Melissa Leal, the principal at C. Roy Carmichael in Portola, said that likewise there have been no issues this year, but last year there were a few issues, and the school had the support of law enforcement and the parents. The school is also taking a proactive approach. “Our vice principal is working with our TUPE (Tobacco Use Prevention Education) coordinator this year on vaping awareness with grades five and six in hopes our instances of vaping in elementary school stay low,” she said.

It can be difficult to tell if a student has been vaping because the devices can be very small and there is no nicotine smell. In fact, it’s the aromas and the pleasant taste of many of the vaping products that are a lure for young people. Flavors such as bubble gum, wild berry, and caramel taste good.

Martinez said that some parents might mistake any residual smell that they notice to candy or flavored lip gloss or even a candle in their teen’s room.

In addition to working with students, Martinez educates local businesses about not selling the products to anyone under age 21. She said she has twice taken students to purchase vaping products locally. The first time, six out of 20 retailers sold to underage students, but far fewer did so the second time. Many of the major retailers in the area — Rite Aid, Safeway, Dollar General, Leonard’s and Holiday for example — don’t sell vaping products, but some smaller retailers and many gas stations do sell the products. They can also be purchased online and Martinez said that students can buy Visa gift cards locally, and then in turn, use them for online purchases.

Martinez and Public Health will continue to work with the schools and families can do their part by watching for the telltale signs of vaping.

Some facts from the CDC

  • The use of e-cigarettes is unsafe for kids, teens, and young adults.
  • Most e-cigarettes contain nicotine. Nicotine is highly addictive and can harm adolescent brain development, which continues into the early to mid-20s.1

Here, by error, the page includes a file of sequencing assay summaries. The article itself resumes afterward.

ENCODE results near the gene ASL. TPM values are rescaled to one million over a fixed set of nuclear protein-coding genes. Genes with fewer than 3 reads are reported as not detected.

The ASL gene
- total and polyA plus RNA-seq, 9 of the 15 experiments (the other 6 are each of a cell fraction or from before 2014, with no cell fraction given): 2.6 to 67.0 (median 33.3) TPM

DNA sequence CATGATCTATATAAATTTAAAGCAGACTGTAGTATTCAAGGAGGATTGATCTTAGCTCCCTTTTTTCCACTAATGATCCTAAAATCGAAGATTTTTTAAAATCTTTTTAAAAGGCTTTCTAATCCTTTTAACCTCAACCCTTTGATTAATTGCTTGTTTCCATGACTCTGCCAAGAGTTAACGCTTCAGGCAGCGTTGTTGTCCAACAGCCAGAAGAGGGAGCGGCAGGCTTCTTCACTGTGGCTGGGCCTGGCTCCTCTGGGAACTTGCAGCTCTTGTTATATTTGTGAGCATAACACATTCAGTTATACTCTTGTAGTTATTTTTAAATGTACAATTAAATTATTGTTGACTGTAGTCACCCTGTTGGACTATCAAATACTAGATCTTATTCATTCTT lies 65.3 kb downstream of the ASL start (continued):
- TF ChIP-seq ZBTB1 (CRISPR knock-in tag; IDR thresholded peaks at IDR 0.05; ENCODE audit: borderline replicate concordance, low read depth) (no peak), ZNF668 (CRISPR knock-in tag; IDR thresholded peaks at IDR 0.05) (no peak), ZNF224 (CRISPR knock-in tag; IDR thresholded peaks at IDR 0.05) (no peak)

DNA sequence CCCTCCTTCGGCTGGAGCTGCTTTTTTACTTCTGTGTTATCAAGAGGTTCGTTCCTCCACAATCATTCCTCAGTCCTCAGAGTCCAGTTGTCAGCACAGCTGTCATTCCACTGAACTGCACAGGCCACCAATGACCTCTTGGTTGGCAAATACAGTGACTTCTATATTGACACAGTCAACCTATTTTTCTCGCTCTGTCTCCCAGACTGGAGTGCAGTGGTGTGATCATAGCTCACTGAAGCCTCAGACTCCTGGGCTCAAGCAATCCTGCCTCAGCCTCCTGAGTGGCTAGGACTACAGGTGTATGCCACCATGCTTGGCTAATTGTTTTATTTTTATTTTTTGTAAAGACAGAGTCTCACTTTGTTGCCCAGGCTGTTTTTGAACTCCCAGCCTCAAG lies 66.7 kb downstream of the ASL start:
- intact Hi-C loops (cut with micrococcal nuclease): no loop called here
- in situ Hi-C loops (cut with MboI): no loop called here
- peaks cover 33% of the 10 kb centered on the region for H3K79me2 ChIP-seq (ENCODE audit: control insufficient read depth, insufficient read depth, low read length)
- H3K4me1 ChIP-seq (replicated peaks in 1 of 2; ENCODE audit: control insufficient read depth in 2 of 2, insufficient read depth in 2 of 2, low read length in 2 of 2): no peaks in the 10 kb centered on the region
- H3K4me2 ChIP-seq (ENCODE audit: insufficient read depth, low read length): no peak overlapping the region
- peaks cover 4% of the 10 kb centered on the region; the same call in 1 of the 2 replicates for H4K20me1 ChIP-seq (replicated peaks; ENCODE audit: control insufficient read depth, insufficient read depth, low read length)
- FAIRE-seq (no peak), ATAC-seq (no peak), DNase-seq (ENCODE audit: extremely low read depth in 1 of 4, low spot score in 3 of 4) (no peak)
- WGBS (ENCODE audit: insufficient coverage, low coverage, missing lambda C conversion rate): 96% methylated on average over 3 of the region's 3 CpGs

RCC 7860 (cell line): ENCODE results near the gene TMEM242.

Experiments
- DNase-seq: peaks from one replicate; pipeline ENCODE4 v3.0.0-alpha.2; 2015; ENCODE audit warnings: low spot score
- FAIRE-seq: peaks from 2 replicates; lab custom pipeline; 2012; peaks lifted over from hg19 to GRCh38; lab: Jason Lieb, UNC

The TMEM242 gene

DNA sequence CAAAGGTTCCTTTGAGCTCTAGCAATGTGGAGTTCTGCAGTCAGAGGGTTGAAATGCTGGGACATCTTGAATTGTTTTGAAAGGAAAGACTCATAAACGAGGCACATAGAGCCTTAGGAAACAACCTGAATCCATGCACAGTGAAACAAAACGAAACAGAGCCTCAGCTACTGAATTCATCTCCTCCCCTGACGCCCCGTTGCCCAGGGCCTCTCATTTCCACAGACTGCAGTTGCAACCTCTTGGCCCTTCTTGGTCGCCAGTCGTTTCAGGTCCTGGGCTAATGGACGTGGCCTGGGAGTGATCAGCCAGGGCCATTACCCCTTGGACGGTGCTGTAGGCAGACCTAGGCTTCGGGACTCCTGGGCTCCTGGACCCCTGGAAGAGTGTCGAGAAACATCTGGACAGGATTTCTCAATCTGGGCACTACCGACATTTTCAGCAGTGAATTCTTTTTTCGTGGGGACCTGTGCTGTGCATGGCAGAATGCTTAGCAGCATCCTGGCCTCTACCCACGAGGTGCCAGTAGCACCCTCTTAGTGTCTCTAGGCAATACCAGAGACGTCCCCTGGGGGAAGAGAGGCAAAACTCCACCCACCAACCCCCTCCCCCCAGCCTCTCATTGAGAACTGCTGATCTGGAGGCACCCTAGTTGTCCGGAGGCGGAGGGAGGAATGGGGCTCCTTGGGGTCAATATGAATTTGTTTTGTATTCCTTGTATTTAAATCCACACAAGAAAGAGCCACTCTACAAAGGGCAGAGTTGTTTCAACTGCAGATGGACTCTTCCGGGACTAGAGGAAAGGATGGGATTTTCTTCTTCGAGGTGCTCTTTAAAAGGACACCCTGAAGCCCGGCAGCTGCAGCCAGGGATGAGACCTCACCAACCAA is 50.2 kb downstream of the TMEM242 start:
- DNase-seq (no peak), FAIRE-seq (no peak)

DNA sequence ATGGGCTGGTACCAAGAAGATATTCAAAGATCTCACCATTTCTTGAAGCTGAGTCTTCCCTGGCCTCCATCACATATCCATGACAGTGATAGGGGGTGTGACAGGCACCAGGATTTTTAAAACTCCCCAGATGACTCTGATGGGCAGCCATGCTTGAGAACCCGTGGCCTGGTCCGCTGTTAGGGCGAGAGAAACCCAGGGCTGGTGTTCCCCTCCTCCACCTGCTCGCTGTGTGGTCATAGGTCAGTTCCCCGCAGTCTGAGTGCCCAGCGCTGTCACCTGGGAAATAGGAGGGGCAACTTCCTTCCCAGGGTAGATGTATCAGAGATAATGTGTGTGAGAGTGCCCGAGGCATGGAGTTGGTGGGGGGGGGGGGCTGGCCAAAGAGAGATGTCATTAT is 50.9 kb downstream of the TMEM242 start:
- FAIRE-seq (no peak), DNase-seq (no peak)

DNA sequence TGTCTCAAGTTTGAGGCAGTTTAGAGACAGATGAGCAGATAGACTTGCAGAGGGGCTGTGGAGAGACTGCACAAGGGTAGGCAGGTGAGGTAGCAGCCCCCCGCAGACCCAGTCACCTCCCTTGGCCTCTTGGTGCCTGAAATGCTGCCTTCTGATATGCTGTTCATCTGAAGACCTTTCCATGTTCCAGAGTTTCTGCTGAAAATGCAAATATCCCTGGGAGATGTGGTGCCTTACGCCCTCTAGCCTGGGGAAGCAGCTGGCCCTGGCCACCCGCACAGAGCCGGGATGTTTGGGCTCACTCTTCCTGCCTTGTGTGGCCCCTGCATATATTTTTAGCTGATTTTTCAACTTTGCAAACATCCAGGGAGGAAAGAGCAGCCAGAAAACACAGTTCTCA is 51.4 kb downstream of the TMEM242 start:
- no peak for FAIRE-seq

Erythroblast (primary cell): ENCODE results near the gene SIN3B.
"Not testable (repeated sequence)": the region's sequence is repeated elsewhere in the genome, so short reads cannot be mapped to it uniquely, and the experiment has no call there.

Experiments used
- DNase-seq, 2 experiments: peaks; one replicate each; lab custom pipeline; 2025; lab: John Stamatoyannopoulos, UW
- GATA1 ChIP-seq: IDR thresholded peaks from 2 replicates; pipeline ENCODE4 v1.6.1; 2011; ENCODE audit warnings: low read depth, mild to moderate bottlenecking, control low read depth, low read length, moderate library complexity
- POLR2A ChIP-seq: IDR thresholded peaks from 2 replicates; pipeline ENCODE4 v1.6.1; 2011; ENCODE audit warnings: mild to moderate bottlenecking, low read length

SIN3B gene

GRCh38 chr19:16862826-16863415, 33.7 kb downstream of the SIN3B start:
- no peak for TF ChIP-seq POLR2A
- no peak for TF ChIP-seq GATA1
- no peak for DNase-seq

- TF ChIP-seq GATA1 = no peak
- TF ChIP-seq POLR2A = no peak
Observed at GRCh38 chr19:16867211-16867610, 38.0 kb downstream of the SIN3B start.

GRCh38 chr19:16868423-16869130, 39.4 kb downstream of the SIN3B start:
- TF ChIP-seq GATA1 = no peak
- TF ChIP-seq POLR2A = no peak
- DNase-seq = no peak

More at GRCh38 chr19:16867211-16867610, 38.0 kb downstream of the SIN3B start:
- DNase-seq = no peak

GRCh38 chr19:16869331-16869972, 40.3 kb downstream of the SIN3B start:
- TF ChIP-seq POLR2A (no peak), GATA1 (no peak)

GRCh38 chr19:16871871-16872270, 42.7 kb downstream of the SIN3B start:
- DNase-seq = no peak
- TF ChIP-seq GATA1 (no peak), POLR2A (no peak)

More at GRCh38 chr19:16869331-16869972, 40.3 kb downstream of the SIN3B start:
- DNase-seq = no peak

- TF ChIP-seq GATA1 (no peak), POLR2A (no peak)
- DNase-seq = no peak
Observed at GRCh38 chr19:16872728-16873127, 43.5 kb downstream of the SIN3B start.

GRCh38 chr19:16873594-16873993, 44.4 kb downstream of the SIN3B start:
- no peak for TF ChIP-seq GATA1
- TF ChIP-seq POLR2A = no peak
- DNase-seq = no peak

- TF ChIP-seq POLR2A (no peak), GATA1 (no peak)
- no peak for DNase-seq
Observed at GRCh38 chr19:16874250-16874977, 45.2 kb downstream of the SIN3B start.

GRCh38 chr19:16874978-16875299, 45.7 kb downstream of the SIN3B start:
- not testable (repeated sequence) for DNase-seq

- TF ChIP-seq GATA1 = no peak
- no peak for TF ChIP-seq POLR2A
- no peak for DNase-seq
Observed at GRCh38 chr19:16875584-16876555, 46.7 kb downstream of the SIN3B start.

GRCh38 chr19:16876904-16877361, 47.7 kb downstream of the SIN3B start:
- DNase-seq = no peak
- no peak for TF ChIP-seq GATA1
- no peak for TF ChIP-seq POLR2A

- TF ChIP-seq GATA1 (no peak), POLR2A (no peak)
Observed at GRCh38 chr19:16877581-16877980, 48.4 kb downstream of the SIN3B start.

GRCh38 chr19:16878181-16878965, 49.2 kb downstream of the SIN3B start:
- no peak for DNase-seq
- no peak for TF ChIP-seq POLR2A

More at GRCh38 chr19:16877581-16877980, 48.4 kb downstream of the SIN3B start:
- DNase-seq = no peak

• E-cigarettes can contain other harmful substances besides nicotine.
  • Young people who use e-cigarettes may be more likely to smoke cigarettes in the future.
  • E-cigarettes are electronic devices that heat a liquid and produce an aerosol, or mix of small particles in the air.
  • E-cigarettes come in many shapes and sizes. Most have a battery, a heating element, and a place to hold a liquid.
  • Some e-cigarettes look like regular cigarettes, cigars, or pipes. Some look like USB flash drives, pens, and other everyday items. Larger devices such as tank systems, or “mods,” do not look like other tobacco products.
  • E-cigarettes are known by many different names. They are sometimes called “e-cigs,” “e-hookahs,” “mods,” “vape pens,” “vapes,” “tank systems,” and “electronic nicotine delivery systems (ENDS).”
  • Using an e-cigarette is sometimes called “vaping.”
  • E-cigarettes produce an aerosol by heating a liquid that usually contains nicotine, flavorings, and other chemicals that help to make the aerosol.
  • The liquid used in e-cigarettes often contains nicotine and flavorings. This liquid is sometimes called “e-juice,” “e-liquid,” “vape juice,” or “vape liquid.”
  • Users inhale e-cigarette aerosol into their lungs. Bystanders can also breathe in this aerosol when the user exhales it into the air.
  • E-cigarette devices can be used to deliver marijuana and other drugs.
  • Scientists are still learning about the long-term health effects of e-cigarettes.
  • Some of the ingredients in e-cigarette aerosol could also be harmful to the lungs in the long-term. For example, some e-cigarette flavorings may be safe to eat but not to inhale because the gut can process more substances than the lungs.1
  • Defective e-cigarette batteries have caused some fires and explosions, a few of which have resulted in serious injuries.
  • Children and adults have been poisoned by swallowing, breathing, or absorbing e-cigarette liquid through their skin or eyes. Nationally, approximately 50 percent of calls to poison control centers for e-cigarettes are for kids 5 years of age or younger.